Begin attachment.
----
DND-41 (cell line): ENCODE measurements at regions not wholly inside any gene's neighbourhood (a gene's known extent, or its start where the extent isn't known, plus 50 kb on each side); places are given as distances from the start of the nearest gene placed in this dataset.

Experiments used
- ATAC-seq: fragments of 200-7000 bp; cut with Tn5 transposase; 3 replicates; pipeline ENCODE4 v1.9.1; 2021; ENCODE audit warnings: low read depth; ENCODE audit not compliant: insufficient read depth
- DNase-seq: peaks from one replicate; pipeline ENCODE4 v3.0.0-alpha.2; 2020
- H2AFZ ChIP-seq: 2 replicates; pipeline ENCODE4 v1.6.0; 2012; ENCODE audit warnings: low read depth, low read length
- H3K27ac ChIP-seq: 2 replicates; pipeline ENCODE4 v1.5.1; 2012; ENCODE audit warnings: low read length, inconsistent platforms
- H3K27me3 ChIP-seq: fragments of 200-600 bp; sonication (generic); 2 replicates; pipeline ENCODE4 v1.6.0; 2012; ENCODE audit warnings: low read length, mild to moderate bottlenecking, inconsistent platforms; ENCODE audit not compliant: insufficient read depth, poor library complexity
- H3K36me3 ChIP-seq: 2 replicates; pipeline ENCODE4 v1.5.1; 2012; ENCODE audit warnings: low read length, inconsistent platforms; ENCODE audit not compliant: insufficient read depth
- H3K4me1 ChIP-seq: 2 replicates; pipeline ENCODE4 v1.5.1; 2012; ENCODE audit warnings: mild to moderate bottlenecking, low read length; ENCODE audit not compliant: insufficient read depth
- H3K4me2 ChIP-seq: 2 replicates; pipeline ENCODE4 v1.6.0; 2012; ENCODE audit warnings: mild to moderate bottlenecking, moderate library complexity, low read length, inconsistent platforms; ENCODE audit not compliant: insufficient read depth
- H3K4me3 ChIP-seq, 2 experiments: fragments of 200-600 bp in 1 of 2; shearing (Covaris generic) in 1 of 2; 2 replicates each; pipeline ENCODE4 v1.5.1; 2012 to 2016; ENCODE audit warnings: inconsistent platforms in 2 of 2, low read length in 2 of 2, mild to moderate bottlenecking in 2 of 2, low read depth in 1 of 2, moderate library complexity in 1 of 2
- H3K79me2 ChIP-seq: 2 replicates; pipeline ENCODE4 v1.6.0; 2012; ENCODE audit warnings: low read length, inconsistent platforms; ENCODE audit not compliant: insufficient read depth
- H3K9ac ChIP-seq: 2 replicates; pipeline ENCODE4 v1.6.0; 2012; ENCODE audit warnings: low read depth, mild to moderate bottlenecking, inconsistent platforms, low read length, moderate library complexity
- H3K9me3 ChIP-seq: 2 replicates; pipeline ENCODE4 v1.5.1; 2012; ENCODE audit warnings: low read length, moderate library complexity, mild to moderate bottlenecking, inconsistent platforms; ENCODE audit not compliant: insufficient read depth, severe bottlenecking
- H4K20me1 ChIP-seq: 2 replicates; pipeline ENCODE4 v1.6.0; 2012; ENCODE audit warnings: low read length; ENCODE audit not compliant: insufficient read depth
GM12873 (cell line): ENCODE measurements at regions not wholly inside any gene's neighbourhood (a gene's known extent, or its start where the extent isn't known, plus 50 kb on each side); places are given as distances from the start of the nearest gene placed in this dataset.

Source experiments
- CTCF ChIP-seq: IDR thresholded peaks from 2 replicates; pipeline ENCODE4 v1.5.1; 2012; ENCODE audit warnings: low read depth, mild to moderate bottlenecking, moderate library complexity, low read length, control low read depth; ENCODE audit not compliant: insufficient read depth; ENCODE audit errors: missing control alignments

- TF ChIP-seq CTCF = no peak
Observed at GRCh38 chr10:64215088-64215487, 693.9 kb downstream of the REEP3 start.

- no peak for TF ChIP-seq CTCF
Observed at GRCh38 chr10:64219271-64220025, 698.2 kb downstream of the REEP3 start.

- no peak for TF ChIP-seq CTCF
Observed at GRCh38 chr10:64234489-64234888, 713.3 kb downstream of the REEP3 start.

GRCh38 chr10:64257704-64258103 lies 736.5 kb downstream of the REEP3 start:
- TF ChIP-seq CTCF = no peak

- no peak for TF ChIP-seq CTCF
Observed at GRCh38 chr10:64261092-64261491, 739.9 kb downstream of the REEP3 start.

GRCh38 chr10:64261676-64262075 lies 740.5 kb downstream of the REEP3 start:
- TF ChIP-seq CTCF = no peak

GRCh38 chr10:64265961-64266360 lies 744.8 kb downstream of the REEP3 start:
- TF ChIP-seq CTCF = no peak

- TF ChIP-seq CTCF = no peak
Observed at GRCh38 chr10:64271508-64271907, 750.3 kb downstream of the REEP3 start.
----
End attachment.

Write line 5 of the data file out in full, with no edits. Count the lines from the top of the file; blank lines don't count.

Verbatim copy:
- H2AFZ ChIP-seq: 2 replicates; pipeline ENCODE4 v1.6.0; 2012; ENCODE audit warnings: low read depth, low read length